Harmonization efforts could aid in providing more strict regulations for grease interceptors
The grease interceptor has been in use since the Victorian era as a means to reduce the amount of fats, oils and grease, or FOG, that are introduced into sewer systems.
Since that time, the production methods, materials and efficiency of these products have significantly advanced. GIs are now required in most jurisdictions to be installed at any food service establishment. In areas where the authority having jurisdiction has required FOG-producing fixtures to discharge into a GI, the plumbing code states that the interceptor must be certified to one of the following standards: ASME A112.14.3, ASME A112.14.4, CSA B481, PDI G-101 or PDI G-102. These standards prescribe performance criteria and in some cases, design criteria, that the GIs must meet. They also use the same basic test method for determining efficiency and performance. In addition, CSA B481 includes material, hydrostatic and load/structure requirements.
While the above standards contain requirements for hydromechanical GIs, the IAPMO/ANSI Z1001 standard outlines design requirements for typically larger, gravity-type interceptors. Both types of interceptors can be installed below ground, often under high foot-traffic areas such as parking lots and grassy areas outside food-service establishments.
With this installation type, a manhole cover is used as part of the interceptor design to allow access for grease pump-outs and routine maintenance. The familiar manhole covers used in sewer applications, which are typically made from cast iron, weigh between 250 to 300 pounds. This weight prevents mechanical forces from lifting the cover that, in turn, helps protect vehicles and pedestrians. CSA B481 includes requirements for load rating and where that rating must be marked. However, there are no specific requirements for how the cover must be secured. So what happens if the cover is smaller? Or what if it is made from a material lighter than cast iron, such as the covers sometimes used on below-ground installations of hydromechanical and gravity-type GIs?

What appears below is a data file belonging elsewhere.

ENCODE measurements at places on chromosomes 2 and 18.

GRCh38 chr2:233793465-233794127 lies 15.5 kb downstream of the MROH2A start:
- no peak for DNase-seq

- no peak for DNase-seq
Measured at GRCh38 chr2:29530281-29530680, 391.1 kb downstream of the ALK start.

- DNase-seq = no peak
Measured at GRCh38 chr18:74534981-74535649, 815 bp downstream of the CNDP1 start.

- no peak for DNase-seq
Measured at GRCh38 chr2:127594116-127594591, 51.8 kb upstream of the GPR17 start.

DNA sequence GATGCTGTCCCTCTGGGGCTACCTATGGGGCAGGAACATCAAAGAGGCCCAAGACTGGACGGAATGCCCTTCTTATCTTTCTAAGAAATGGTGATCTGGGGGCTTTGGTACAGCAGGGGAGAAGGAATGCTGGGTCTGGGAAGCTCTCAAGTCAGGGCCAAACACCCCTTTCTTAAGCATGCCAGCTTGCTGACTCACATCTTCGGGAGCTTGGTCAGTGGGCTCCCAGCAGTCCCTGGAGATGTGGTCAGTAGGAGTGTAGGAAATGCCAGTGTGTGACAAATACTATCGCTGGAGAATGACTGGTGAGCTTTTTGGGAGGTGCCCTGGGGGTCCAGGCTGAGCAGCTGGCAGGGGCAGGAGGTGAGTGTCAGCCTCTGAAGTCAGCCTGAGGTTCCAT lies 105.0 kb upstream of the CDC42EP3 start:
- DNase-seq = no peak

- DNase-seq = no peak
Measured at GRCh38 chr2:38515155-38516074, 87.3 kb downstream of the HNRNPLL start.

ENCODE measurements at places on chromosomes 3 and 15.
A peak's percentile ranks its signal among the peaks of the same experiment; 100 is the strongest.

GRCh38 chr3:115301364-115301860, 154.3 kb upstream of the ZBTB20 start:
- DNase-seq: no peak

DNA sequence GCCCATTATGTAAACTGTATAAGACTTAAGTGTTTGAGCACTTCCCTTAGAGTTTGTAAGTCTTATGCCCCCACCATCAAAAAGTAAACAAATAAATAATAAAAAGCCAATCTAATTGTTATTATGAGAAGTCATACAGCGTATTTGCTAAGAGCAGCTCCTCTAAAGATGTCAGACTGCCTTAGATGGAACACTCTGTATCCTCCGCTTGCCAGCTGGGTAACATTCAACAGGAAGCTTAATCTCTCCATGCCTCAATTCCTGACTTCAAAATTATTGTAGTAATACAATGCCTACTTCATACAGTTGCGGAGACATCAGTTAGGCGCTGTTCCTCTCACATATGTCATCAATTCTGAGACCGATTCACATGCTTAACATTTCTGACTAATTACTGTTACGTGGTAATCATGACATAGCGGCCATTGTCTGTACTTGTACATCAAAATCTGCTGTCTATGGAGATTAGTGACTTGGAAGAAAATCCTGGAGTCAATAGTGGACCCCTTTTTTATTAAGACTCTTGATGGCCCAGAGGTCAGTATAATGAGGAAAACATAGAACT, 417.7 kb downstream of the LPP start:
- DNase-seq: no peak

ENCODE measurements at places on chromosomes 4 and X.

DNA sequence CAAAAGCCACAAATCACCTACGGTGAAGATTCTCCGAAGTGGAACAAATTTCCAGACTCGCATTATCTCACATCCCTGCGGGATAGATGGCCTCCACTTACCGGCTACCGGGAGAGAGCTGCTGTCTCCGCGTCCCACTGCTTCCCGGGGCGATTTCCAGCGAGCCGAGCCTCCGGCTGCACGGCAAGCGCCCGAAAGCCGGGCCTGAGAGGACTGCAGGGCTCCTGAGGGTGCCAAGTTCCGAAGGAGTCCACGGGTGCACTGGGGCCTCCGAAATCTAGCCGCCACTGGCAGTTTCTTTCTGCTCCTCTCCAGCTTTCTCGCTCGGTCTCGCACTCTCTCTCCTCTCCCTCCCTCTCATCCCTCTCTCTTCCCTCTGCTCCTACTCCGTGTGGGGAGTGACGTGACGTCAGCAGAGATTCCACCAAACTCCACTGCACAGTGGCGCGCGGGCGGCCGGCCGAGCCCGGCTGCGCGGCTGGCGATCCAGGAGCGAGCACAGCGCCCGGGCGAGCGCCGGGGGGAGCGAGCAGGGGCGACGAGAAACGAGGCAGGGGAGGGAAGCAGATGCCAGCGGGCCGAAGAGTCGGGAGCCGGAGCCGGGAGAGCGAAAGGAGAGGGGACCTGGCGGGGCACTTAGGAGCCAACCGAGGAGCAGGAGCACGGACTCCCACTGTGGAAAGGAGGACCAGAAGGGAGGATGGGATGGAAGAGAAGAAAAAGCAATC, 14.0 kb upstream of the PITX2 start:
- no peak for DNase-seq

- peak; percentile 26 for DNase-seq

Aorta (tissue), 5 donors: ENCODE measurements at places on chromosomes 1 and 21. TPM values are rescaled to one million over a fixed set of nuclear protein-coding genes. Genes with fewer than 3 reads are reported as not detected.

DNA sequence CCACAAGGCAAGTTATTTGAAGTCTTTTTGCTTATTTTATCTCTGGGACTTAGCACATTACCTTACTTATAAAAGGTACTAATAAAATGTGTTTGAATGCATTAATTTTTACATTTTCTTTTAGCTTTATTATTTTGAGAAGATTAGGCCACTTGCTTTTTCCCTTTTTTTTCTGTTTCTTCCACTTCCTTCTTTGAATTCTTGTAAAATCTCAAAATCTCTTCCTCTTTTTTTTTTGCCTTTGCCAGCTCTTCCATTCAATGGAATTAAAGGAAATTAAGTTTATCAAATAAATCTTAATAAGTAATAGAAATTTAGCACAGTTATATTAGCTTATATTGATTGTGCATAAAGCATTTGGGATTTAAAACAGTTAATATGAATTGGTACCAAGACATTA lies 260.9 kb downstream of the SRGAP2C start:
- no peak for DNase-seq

IAPMO/ANSI Z1001 addresses these concerns with a requirement for securing the cover as well as a note that defines “secure.”
The standard states, “Acceptable measures for securing covers include padlock(s), covers that can be removed only with tools, or covers with a mass of at least 30 kg (66 lbs).” This is a concern because while smaller, lighter covers make it easier to access underground locations for maintenance reasons, they can also expose someone to the risk of personal injury. Unfortunately, the dimensions of the opening are still large enough for a person to fall in and hurt themselves.In fact, there have been a number of deaths, most of them children, associated with falling into underground GIs. One such accident occurred last year in Alabama, prompting the creation of additional regulations at the municipal and state level that closely resemble what is outlined in the IAPMO/ANSI Z1001 standard.
This year, a harmonization process has begun between the ASME and CSA standards for hyrdomechanical GIs. During this process, the requirements of the merging standards are unified and additional requirements may be added. This harmonization provides a perfect opportunity to add specifications for safety, including requirements for securing the covers of GIs intended for installation below ground.
This change would strengthen what is already a robust standard by providing design criteria aimed at keeping the public even safer.